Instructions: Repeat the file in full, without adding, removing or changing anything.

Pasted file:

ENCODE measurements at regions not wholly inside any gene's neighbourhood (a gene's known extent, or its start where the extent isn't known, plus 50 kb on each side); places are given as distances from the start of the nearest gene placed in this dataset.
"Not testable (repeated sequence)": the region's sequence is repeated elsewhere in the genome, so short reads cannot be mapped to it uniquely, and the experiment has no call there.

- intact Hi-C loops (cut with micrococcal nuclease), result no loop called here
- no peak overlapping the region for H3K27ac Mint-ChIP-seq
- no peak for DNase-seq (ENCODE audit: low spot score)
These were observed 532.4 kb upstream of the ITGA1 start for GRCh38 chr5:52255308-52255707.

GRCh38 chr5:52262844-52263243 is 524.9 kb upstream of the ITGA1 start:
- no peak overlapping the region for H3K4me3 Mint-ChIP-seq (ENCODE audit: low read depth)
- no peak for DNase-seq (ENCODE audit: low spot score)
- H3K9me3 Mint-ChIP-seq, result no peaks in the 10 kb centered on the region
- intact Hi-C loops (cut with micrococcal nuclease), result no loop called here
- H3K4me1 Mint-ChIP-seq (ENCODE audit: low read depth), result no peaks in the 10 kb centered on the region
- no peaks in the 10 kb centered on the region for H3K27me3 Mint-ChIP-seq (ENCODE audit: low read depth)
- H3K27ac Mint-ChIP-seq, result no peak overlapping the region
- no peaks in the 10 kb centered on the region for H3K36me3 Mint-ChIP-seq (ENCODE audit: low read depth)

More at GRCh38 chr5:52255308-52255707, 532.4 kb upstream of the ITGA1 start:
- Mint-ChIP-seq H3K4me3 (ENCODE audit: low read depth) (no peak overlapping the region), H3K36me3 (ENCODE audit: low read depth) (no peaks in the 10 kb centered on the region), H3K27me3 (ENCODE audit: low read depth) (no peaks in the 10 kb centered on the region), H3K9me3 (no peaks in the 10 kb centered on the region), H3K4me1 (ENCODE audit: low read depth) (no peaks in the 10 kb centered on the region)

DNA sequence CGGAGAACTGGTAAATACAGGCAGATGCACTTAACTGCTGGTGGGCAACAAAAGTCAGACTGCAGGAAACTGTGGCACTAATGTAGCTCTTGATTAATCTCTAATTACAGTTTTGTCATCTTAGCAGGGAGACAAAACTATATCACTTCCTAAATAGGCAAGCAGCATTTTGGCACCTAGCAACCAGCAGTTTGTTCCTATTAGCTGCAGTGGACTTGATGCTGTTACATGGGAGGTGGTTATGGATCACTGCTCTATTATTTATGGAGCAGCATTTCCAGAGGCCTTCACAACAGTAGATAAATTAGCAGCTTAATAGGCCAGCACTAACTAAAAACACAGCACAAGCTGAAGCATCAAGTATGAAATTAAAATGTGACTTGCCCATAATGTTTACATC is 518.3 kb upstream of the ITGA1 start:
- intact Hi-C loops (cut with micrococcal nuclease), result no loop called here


ENCODE measurements at regions not wholly inside any gene's neighbourhood (a gene's known extent, or its start where the extent isn't known, plus 50 kb on each side); places are given as distances from the start of the nearest gene placed in this dataset.
"Not testable (repeated sequence)": the region's sequence is repeated elsewhere in the genome, so short reads cannot be mapped to it uniquely, and the experiment has no call there.

- intact Hi-C loops (cut with micrococcal nuclease), result no loop called here
- no peak overlapping the region for H3K27ac Mint-ChIP-seq
- no peak for DNase-seq (ENCODE audit: low spot score)
These were observed 532.4 kb upstream of the ITGA1 start for GRCh38 chr5:52255308-52255707.

GRCh38 chr5:52262844-52263243 is 524.9 kb upstream of the ITGA1 start:
- no peak overlapping the region for H3K4me3 Mint-ChIP-seq (ENCODE audit: low read depth)
- no peak for DNase-seq (ENCODE audit: low spot score)
- H3K9me3 Mint-ChIP-seq, result no peaks in the 10 kb centered on the region
- intact Hi-C loops (cut with micrococcal nuclease), result no loop called here
- H3K4me1 Mint-ChIP-seq (ENCODE audit: low read depth), result no peaks in the 10 kb centered on the region
- no peaks in the 10 kb centered on the region for H3K27me3 Mint-ChIP-seq (ENCODE audit: low read depth)
- H3K27ac Mint-ChIP-seq, result no peak overlapping the region
- no peaks in the 10 kb centered on the region for H3K36me3 Mint-ChIP-seq (ENCODE audit: low read depth)

More at GRCh38 chr5:52255308-52255707, 532.4 kb upstream of the ITGA1 start:
- Mint-ChIP-seq H3K4me3 (ENCODE audit: low read depth) (no peak overlapping the region), H3K36me3 (ENCODE audit: low read depth) (no peaks in the 10 kb centered on the region), H3K27me3 (ENCODE audit: low read depth) (no peaks in the 10 kb centered on the region), H3K9me3 (no peaks in the 10 kb centered on the region), H3K4me1 (ENCODE audit: low read depth) (no peaks in the 10 kb centered on the region)

DNA sequence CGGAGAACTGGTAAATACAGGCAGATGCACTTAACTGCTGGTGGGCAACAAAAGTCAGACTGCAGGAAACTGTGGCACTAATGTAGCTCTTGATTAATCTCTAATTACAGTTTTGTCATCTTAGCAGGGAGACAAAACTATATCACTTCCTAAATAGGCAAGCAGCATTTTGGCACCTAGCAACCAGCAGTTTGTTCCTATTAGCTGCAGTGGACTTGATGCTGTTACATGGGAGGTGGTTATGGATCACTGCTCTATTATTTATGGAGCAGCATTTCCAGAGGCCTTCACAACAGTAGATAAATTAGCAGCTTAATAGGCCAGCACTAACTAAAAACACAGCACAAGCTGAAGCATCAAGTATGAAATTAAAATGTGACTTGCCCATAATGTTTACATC is 518.3 kb upstream of the ITGA1 start:
- intact Hi-C loops (cut with micrococcal nuclease), result no loop called here